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Persian Delight
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Spring 1999

Persian Delight
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This grandeur, according to Diba, should show "that the Islamic world has a lot of diversity in it" - more, certainly, than people in the West are aware of. For those cognizant of recent non-Western history, this collection fills one of the widest-yawning gaps in Near Eastern civilization. How many of us could even name the dynasty that ruled Iran in the 19th century, much less describe what they achieved politically or artistically?

Many, if not most, of those who could are the inheritors of that cultural patrimony, and it is those Iranians who will find Royal Persian Paintings at once the least and the most surprising. They grew up with these paintings, but not necessarily with a great respect for them as art. Compared to the Western examples they emulated and sometimes imitated, the Qajar canvases can seem awkward, indecisive, even crude; and compared to Safavid and other earlier Persian artworks, Qajar paintings might appear gauche and overblown. But in its very durability and persistence, Qajar art insists we look at it as a fecund hybrid, not as a sterile crossbreed. Royal Persian Paintings identifies a stable course of development in Qajar painting, tracing the evolution of its stylizations as well as describing the history that produced it.

Royal Persian Paintings also reveals characteristics in 19th-century Iranian art that we would consider inconsistent, but which recur with such regularity in the picture-making of this era that we are forced to reconsider what "consistency" consists of in the first place. If these paintings marry European and Persian conventions in a manner that by Western standards seems at best unresolved, we have to note that the manner is itself constant. The combination of Eastern and Western approaches is just as transparent, just as uneasy and just as beguiling in 1900 as it is in 1800. Even while striving for greater naturalism after the mid-19th century, the only time Qajar painters abandon native compositional principles is when they make direct copies of Western art. And the only time they abandon the traditional subject matter of royal portraiture, court life and historical painting is after the 1906-1907 revolution, when non-princely figures and activities - what we refer to in the West as genre painting - emerge as subjects of interest.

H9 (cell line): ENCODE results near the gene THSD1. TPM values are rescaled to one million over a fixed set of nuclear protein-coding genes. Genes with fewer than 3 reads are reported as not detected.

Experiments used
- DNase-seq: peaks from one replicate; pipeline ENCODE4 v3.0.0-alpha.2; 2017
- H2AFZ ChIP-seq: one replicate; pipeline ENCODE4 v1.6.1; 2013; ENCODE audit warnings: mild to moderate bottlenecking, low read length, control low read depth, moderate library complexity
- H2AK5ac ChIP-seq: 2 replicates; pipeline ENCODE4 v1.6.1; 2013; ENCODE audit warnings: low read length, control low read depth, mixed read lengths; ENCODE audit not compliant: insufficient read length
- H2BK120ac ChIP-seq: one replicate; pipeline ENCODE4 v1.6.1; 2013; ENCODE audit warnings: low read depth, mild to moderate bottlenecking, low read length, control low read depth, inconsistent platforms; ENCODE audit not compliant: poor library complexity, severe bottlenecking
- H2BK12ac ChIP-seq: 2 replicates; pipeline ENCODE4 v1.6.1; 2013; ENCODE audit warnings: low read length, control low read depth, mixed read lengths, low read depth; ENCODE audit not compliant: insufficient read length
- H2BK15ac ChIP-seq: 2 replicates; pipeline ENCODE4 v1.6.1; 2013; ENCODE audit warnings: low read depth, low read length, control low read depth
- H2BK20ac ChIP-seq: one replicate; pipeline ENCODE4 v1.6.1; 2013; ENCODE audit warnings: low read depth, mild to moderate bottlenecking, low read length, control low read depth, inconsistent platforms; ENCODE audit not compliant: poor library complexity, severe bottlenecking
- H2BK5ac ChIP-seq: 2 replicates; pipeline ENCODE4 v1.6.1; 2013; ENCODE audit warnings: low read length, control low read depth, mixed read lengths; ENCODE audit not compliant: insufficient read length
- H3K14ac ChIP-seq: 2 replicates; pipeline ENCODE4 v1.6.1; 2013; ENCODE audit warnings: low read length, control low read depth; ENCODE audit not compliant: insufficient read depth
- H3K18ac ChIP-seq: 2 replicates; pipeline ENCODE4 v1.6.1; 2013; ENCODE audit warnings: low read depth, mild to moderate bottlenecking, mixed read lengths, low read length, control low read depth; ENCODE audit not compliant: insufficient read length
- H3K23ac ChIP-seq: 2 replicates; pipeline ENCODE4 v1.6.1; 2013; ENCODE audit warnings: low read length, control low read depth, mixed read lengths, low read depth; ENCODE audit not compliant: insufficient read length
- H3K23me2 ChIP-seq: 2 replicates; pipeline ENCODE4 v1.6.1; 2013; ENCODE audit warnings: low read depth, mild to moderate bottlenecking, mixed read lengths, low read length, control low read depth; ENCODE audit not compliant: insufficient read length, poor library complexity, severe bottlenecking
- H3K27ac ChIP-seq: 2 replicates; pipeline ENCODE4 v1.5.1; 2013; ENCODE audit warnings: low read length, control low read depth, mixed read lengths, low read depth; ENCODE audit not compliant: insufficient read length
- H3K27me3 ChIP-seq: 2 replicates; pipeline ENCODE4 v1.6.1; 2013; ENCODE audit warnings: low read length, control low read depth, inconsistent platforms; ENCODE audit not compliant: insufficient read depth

Royal Persian Paintings makes many other points, large and small, in favor of Qajar-dynasty art. Its pioneering resuscitation of this once-overlooked period fills a gap in the cultural history of Iran - and thus in the cultural history of UCLA's extended family and neighborhood.



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